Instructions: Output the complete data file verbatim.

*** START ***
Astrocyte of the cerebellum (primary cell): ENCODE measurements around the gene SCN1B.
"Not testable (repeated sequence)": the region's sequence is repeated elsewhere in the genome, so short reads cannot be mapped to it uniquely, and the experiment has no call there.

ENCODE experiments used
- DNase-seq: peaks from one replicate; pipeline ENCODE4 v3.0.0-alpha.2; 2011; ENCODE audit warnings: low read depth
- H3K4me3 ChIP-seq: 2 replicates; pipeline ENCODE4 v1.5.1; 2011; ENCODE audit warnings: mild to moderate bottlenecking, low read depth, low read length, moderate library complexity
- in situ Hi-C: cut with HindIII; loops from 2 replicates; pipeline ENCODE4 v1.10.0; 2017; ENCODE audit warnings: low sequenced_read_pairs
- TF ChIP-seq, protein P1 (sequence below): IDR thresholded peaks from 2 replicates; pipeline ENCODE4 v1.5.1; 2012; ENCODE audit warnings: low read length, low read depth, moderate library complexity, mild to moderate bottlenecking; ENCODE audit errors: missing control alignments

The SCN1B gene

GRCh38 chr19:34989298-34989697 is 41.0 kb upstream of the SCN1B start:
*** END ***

Astrocyte of the cerebellum (primary cell): ENCODE measurements around the gene SCN1B.
"Not testable (repeated sequence)": the region's sequence is repeated elsewhere in the genome, so short reads cannot be mapped to it uniquely, and the experiment has no call there.

ENCODE experiments used
- DNase-seq: peaks from one replicate; pipeline ENCODE4 v3.0.0-alpha.2; 2011; ENCODE audit warnings: low read depth
- H3K4me3 ChIP-seq: 2 replicates; pipeline ENCODE4 v1.5.1; 2011; ENCODE audit warnings: mild to moderate bottlenecking, low read depth, low read length, moderate library complexity
- in situ Hi-C: cut with HindIII; loops from 2 replicates; pipeline ENCODE4 v1.10.0; 2017; ENCODE audit warnings: low sequenced_read_pairs
- TF ChIP-seq, protein P1 (sequence below): IDR thresholded peaks from 2 replicates; pipeline ENCODE4 v1.5.1; 2012; ENCODE audit warnings: low read length, low read depth, moderate library complexity, mild to moderate bottlenecking; ENCODE audit errors: missing control alignments

The SCN1B gene

GRCh38 chr19:34989298-34989697 is 41.0 kb upstream of the SCN1B start: